- The UK government passes information on Johnson to the police
- Police are evaluating information regarding violations of the COVID rules
- Johnson’s office is defiant, and says the accusations are unfounded
LONDON (Reuters) – Boris Johnson has been referred to the police over possible further breaches of lockdown rules during the COVID-19 pandemic, a charge the former prime minister’s office described as “another politically motivated facelift”.
The Cabinet Office, which is responsible for overseeing the government’s work, said it made a referral to the police based on information discovered during reporting for a public inquiry into the pandemic.
The Times, which first broke the story on Tuesday, said the ministerial diaries showed visits during the pandemic by friends to Checkers, a country mansion used as a residence by prime ministers.
The Cabinet Office confirmed that it passed the information to the police “in line with the obligations under the Civil Service Law”.
London’s Metropolitan Police and Thames Valley Police, the force covering the area around Checkers, said they were assessing that information, which related to potential breaches of the Health Protection Regulations between June 2020 and May 2021.
Johnson, whose premiership was cut short in part by anger within his own party and across Britain over lockdown parties that breached COVID rules at his Downing Street office and residence, was defiant, saying the assertion was unfounded.
“The Cabinet Office’s assertion that there have been further breaches of the COVID rules is wholly untrue. The events in question were examined by lawyers and advised that they were lawful,” his office said in a statement.
“Many will conclude that this bears all the hallmarks of another politically motivated seamstress.”
Earlier, Johnson’s spokesman said some “abridged entries” in the former prime minister’s official notes had been queried by the Cabinet Office in preparation for the COVID investigation in Britain but had been dealt with by his solicitors.
It is another blow for Johnson, who is keen to carve an image as one of the most ardent supporters of Ukraine in its fight against the Russian invasion and is still seen by some in the ruling Conservative Party as the winner of the vote who could return to Britain’s top job. .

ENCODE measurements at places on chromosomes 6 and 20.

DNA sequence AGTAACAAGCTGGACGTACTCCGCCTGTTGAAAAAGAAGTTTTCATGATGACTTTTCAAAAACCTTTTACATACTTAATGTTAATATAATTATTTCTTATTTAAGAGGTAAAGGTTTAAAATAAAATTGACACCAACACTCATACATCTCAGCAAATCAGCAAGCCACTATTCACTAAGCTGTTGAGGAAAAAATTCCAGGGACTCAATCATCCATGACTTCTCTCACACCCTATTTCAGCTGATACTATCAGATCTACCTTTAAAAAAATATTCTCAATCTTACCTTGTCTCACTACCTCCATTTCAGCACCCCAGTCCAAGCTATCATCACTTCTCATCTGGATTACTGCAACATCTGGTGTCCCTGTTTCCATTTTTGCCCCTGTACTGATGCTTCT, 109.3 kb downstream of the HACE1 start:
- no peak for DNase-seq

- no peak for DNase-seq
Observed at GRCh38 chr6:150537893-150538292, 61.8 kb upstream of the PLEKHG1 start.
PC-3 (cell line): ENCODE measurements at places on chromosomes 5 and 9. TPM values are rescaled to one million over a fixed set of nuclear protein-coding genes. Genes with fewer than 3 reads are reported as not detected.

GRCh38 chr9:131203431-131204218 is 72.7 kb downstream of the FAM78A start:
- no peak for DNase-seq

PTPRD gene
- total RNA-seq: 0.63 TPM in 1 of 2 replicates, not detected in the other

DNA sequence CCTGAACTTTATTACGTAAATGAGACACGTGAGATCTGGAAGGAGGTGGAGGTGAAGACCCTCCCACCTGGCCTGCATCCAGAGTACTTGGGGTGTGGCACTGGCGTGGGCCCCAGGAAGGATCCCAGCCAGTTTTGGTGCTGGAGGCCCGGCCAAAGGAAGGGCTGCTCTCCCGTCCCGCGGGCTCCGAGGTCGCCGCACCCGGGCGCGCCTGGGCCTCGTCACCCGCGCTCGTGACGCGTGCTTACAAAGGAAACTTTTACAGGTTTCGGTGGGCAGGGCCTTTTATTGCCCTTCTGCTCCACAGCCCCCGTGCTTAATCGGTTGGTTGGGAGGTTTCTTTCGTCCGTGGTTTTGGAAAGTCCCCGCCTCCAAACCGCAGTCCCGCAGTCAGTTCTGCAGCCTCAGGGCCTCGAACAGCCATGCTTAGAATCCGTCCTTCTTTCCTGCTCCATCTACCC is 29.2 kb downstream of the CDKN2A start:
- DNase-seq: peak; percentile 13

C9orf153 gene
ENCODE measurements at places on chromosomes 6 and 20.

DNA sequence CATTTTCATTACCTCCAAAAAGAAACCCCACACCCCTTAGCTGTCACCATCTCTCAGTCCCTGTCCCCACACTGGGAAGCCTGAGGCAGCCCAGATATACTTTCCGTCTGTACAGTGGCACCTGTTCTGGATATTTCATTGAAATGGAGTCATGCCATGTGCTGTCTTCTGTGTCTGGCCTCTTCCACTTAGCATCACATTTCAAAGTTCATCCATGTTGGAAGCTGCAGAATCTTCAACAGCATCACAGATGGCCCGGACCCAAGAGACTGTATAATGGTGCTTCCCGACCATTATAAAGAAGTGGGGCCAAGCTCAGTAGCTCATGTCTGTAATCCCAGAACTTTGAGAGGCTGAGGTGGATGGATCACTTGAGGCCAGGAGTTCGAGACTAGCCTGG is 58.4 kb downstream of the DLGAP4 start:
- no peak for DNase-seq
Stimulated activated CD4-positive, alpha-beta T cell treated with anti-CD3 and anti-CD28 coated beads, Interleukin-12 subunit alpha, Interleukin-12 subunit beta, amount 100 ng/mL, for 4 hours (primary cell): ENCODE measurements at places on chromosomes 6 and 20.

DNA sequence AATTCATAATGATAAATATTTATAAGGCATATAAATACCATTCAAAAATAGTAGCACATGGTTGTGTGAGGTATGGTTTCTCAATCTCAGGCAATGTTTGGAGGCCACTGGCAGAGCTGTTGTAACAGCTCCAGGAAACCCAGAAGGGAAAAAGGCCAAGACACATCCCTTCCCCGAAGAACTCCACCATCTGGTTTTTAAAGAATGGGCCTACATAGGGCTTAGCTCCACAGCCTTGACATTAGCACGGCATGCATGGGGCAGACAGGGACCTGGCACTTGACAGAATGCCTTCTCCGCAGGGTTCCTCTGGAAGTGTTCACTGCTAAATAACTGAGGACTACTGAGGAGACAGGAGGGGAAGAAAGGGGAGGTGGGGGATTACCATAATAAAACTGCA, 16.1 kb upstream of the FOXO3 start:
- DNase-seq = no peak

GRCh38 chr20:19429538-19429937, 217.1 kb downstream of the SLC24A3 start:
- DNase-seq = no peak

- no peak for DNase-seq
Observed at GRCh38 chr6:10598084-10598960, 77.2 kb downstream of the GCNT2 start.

He remains one of the most iconic figures in British politics and also one of the most divisive.
The Brexit vote that won a landslide election victory in 2019 forced Johnson out of office in 2022 after a series of scandals and missteps.
He was fined by police for attending an event to celebrate his birthday in Downing Street in June 2020, making him the first prime minister found to have broken the law in office.
But he also retains the support of some Conservatives who feel he remains their best hope of retaining power – a factor fueling divisions in the party ahead of an election expected next year.
Johnson is still under investigation by a parliamentary committee as to whether he deliberately or recklessly misled the House of Commons in a so-called “gate party”.
The former prime minister told the Privileges Committee that there was no evidence he had deliberately misled MPs.
His office indicated that the move by the Cabinet Office was “a last-ditch attempt … to prolong the Privileges Committee investigation as it was coming to an end and to undermine Mr Johnson” and that meetings at Checkers were either within the rules being held outdoors or covered by the dispensations.
Mr Johnson’s lawyers have written tonight to the police forces involved to explain in detail why the Cabinet Office is so completely wrong in its assertions.
(Reporting by William James; Editing by Chris Reese)
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